Back in the late 1960s BMW motorcycles were celebrating a very successful long run of the /2 models. They were also aware of their reputation as a somewhat conservative choice among motorcycle riders as evidenced by the continued use of the Earls fork design, and machines which were essentially unchanged since the mid-1950s to the untrained eye. There were no flashy cosmetic touches on a BMW, there were almost all black, with the sole adornement being white pinstriping. They introduced regular telescopic forks at the very end of the 1960s in order to modernize the machine to some extent, but the machine was otherwise unchanged. This was somewhat ironic as BMW had been the first major manufacturer to introduce hydraulically damped telescopic forks back in 1935. Even with the changes, it was evident that a new offering would be needed to stay competitive with the then dominant British standards and the rising Japanese competition.

The answer was the new/5 introduced in 1969 at Hockenheim, and produced in a brand-new plant in Berlin, abandoning the old facility in Munich. The /5 team was headed by Gunter Von Der Marwitz, and the goal was to maintain the tradition of building the highest quality motorcycles, rather than the fastest or the cheapest. This turned out to be a good strategy given that Honda was introducing the all conquering CB 750 at the same time with other Japanese manufactures following suit. The Norton commando was also introduced around this time. The British owned the 500cc single and twin space with café racers and other British standards. Continuing the tradition of high quality touring motorcycles was wise. BMW launched with the R 60/5 600cc model and then in the following months introduced the 750cc model and the 500cc model. These were durable high-quality do it all machines from racing to sport touring to commuters. All were well received, and the/5 series went on to sell close to 69,000 units before production ended in 1973.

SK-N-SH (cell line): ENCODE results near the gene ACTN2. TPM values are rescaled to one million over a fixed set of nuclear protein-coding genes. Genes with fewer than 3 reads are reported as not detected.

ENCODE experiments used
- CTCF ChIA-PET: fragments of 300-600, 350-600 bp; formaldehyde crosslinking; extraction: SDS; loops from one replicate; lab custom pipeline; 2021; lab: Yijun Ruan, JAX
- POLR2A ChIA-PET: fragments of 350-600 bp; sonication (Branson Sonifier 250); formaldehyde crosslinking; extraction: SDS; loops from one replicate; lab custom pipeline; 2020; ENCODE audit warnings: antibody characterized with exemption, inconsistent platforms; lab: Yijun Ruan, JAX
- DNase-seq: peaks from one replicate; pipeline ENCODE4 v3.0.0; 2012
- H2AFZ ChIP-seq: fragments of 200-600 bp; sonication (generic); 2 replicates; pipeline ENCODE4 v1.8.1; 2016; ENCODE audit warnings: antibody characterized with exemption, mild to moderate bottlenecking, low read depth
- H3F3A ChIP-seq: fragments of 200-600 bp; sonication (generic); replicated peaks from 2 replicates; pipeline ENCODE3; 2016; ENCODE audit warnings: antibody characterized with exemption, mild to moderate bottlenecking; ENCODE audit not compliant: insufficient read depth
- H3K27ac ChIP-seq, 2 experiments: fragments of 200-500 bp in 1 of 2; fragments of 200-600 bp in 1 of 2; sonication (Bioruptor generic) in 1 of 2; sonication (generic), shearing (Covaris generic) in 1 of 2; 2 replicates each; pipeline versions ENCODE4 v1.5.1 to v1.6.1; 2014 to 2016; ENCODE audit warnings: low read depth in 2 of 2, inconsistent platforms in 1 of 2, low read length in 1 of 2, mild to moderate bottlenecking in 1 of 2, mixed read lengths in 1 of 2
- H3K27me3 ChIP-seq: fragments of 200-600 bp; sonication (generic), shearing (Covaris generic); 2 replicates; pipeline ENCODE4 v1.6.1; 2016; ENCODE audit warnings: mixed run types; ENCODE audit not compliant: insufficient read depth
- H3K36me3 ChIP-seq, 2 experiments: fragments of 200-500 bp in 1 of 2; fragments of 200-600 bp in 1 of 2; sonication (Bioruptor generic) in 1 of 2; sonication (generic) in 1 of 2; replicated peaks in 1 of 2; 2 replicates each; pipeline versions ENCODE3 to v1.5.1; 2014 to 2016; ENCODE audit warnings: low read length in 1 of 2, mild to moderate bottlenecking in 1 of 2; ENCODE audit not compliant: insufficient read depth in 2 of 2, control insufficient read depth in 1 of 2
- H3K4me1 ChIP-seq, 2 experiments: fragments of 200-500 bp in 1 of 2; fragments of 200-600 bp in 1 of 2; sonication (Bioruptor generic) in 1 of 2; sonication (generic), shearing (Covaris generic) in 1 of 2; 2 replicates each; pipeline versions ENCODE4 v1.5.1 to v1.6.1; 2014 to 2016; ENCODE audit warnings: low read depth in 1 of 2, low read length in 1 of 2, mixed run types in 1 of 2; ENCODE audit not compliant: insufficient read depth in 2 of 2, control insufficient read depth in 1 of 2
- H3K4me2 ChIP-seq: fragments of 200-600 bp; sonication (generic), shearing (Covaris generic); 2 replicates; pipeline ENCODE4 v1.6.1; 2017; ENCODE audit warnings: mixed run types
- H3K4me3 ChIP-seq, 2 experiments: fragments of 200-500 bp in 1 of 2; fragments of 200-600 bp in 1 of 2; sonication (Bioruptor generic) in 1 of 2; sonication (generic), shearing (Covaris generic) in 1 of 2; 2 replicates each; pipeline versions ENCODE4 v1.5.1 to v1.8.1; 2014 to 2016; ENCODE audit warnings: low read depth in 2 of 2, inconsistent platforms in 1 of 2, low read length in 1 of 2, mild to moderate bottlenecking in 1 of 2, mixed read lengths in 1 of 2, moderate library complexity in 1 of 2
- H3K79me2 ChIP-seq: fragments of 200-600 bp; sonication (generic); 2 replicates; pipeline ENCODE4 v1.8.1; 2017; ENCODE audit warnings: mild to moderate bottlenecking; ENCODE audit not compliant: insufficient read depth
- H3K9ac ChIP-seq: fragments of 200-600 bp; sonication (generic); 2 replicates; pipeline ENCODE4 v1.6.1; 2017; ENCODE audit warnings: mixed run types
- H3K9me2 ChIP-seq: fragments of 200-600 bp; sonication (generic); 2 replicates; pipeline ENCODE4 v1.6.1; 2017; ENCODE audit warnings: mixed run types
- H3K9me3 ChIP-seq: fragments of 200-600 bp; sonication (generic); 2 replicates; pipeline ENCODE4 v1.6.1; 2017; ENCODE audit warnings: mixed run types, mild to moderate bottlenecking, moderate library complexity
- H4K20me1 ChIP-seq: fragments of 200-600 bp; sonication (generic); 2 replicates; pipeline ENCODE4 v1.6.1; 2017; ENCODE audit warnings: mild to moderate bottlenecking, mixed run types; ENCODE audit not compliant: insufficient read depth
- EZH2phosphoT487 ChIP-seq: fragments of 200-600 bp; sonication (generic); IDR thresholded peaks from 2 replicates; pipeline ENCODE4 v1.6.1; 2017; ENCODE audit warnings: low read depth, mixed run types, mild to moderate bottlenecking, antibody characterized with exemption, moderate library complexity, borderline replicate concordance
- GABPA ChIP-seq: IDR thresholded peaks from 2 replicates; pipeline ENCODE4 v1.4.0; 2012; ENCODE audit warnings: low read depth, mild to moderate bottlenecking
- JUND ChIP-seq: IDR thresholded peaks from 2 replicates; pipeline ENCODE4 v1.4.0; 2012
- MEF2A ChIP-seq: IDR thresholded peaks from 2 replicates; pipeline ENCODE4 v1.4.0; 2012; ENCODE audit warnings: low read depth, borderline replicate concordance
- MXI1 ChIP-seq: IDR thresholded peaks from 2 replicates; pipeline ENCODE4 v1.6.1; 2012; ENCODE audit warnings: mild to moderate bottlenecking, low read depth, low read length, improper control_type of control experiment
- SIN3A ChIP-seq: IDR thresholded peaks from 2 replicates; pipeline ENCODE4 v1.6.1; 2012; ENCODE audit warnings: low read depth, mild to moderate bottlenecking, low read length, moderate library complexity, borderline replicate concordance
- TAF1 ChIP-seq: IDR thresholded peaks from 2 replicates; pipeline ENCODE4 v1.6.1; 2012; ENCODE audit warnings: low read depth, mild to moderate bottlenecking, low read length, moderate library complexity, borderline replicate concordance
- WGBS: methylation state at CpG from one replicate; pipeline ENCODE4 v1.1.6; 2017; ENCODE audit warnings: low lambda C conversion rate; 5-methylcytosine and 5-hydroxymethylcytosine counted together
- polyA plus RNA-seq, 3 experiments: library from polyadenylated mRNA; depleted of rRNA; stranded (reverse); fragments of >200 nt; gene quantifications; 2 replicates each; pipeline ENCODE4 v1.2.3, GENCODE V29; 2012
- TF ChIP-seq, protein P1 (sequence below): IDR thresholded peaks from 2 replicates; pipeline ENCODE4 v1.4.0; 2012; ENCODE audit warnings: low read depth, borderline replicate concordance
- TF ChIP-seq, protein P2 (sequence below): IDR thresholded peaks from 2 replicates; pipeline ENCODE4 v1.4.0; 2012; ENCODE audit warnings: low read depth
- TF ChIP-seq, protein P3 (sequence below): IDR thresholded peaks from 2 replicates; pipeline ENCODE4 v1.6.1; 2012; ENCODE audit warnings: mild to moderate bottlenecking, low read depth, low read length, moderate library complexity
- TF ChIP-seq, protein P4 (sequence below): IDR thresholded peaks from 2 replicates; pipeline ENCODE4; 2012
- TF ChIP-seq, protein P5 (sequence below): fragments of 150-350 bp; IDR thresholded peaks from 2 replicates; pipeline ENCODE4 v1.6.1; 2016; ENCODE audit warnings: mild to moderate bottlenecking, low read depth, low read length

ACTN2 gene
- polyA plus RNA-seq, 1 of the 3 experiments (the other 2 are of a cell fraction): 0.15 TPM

However, in the midst of the production run in 1972, BMW introduced a variant of the/5 which became known as the “Toaster” variation. It was so named because they had introduced chrome side panels on the fuel tank which caused the tank to take on the appearance of the kitchen appliance that inspired its name. The bike also had matching chrome side panels. This was all purely cosmetic, and a real departure for BMW.

They made two basic mistakes with this variation of the/5. First, the tank was smaller at only 4.5 gallons. On a machine known for its long-distance and touring capabilities, a smaller tank was just not desirable. This was a variation introduced primarily for the American market, and BMW maintained and sold plenty of large 6.5 gallon tanks for everyone else. In fact, Hoske and others were producing larger 10 gallon tanks as aftermarket options! The second mistake was in overestimating the desire for chrome. Magazines and reviews at the time made fun of the bike, they were generally unpopular with buyers, and they created a backlog of orders for the optional larger regular tank. They also produced a rubber knee pad with an indent in it to fit over the chrome panel appendage. in this way, you could use an emblem and the knee pads to convert a toaster to a “normal” looking small tank. Many such conversions were made. Lastly, the dealers made lots of custom swaps. BMW quickly realized their mistake, and the toaster became a one model year only offering.

With that said, at that time, BMW and other manufacturers were notorious for using whatever parts were available as they became available or as older parts ran out. As a result, toaster machines were available as early as late in the 1971 model year, and early in the 1973 model year as well (like mine). Most, but not all had traditional pin striping on the tank. Perhaps the absence was an attempt to tone down the appearance, or perhaps it was just customer requests. Lots of /5 variations appeared, and with toasters it is particularly difficult to tell what left the factory vs what the dealer swapped, vs what customers swapped. Four decades later, as in many cases, what was once undesirable and shunned has now become relatively desirable. The Toaster is now an iconic representation of the /5 series, with the smaller tank less of a limitation on a vintage machine, and the chrome now proudly representing the period much like the bright orange (Inka) of the BMW 2002.

Even with that, this was not the last time that BMW motorcycles were to defer to chrome. 25 years later, they introduced the “Chromeheads”…..

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